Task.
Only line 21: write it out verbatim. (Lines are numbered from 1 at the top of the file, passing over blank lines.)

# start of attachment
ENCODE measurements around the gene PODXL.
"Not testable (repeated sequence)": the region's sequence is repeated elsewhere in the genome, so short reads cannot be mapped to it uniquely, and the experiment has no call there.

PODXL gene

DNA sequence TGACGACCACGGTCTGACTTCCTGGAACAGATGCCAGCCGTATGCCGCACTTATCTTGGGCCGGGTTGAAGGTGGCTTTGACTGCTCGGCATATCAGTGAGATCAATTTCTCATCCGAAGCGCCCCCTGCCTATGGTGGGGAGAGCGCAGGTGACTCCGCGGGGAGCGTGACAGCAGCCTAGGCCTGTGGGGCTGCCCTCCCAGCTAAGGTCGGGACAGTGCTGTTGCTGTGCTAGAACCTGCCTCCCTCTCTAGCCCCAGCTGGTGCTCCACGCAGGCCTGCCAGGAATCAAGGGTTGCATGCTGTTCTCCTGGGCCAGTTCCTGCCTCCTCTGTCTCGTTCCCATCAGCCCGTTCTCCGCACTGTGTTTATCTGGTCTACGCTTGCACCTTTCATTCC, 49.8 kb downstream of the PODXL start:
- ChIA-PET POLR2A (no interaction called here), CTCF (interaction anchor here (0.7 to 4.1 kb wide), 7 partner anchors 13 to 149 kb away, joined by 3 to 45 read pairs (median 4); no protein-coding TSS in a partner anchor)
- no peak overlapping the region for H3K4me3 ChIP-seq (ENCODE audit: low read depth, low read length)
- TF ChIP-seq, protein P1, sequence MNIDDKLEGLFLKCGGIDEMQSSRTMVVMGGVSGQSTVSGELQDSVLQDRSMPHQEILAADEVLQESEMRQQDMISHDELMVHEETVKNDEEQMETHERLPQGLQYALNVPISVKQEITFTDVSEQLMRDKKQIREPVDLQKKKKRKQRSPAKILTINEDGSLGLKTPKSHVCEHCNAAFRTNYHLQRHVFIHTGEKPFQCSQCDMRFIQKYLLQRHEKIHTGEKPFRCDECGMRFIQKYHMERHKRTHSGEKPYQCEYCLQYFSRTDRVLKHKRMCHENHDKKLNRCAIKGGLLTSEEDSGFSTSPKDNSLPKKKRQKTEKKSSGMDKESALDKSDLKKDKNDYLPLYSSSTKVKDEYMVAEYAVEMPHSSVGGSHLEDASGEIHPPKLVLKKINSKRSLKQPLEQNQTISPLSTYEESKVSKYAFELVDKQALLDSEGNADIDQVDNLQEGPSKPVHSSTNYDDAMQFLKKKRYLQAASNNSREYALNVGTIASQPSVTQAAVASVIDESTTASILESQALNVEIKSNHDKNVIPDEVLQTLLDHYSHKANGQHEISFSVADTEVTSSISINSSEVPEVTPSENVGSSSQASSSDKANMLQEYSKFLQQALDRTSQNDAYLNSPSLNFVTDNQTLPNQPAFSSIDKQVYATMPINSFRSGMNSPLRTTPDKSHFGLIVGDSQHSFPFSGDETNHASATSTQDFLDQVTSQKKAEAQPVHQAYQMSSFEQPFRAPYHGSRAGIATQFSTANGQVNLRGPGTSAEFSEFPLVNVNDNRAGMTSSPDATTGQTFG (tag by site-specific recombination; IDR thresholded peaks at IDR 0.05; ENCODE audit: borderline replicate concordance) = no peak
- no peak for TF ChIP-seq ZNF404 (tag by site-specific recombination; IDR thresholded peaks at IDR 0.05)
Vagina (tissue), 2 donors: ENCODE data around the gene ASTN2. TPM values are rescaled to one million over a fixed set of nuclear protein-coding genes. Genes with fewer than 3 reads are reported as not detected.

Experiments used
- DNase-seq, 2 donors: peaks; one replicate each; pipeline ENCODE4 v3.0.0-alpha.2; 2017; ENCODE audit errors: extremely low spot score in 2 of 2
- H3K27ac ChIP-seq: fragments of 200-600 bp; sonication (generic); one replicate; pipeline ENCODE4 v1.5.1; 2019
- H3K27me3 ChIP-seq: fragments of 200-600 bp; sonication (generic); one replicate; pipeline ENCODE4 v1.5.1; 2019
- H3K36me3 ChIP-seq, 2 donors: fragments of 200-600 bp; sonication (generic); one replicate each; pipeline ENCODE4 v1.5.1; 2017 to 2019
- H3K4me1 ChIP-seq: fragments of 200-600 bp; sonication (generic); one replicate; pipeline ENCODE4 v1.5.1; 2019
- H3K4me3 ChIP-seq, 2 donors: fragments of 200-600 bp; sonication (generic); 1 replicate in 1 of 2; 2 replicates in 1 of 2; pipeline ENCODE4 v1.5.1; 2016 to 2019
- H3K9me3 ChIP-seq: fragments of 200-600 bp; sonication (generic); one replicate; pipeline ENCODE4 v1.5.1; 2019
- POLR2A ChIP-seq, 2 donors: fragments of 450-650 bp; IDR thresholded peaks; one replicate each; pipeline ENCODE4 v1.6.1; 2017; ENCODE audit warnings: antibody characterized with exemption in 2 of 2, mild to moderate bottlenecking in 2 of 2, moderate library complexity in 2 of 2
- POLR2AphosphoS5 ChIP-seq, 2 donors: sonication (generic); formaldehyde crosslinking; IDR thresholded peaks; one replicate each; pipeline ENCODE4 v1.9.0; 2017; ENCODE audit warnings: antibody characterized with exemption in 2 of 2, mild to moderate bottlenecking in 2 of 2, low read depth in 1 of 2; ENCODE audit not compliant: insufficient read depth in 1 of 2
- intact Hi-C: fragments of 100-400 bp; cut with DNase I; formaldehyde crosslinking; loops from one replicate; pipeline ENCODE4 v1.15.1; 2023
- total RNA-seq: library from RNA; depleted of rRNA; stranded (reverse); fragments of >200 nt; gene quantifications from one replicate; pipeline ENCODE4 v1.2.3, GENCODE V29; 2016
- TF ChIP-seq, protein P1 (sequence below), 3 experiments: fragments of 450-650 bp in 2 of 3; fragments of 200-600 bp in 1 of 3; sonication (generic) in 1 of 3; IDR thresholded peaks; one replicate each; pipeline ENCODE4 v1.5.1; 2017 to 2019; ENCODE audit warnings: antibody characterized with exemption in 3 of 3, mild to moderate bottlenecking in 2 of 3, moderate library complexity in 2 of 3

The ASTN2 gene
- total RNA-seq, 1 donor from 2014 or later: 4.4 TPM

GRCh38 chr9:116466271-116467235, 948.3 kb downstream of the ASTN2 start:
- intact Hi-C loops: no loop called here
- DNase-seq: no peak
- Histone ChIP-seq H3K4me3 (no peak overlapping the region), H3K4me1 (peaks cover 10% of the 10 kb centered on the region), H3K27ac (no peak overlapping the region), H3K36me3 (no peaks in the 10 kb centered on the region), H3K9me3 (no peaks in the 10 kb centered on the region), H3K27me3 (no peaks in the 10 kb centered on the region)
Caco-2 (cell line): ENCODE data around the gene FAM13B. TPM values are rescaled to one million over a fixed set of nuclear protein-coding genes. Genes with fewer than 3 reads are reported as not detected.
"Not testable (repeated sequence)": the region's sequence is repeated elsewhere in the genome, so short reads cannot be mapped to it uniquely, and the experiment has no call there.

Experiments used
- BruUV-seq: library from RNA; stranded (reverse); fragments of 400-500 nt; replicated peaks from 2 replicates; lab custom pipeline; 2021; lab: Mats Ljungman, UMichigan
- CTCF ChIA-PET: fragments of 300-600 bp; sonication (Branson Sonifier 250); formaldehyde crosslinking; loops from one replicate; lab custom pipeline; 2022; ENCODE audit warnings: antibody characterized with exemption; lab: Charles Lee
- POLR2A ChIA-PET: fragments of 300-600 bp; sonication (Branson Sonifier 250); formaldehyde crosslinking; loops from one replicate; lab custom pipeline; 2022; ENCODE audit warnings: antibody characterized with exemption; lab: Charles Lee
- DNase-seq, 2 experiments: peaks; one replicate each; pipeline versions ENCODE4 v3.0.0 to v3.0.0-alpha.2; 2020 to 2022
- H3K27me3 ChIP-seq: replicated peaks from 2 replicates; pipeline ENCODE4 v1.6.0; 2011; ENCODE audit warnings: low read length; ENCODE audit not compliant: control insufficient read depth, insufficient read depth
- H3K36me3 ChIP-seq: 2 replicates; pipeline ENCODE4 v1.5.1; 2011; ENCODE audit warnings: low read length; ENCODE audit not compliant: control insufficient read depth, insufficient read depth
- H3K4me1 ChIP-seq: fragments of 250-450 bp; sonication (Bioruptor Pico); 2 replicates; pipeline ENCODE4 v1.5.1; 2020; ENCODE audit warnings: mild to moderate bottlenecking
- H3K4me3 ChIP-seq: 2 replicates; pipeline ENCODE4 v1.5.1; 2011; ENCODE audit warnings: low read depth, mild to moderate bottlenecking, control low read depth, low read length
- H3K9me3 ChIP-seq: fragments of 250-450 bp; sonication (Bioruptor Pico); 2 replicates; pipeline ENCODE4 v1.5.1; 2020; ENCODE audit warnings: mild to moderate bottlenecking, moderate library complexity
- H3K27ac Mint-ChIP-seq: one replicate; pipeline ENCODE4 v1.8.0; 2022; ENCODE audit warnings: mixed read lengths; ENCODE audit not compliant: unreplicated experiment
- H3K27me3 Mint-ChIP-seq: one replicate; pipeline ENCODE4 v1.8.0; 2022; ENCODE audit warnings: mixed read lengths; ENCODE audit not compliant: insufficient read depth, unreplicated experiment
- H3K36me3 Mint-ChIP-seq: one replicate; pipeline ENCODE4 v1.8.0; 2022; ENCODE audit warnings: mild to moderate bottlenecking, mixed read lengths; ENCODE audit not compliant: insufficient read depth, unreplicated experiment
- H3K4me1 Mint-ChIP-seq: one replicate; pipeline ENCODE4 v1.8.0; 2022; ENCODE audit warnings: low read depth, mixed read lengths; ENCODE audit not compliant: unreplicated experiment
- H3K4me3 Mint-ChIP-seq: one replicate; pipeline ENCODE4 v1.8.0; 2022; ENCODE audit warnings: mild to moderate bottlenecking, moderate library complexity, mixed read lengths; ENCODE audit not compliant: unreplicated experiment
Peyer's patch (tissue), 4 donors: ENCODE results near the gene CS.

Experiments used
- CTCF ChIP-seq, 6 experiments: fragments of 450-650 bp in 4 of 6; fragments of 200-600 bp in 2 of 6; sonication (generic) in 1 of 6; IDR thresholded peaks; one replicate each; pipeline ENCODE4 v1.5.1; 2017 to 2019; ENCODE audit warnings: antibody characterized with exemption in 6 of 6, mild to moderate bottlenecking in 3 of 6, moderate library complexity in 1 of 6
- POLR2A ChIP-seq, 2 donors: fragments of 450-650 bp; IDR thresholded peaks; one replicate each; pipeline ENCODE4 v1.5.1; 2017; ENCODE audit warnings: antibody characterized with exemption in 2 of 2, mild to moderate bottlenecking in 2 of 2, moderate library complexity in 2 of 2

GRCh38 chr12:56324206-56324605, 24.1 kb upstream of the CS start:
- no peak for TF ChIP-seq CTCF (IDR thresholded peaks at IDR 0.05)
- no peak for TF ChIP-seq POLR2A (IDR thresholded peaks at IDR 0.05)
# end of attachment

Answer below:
- total RNA-seq: library from RNA; depleted of rRNA; stranded (reverse); fragments of >200 nt; gene quantifications from one replicate; pipeline ENCODE4 v1.2.3, GENCODE V29; 2016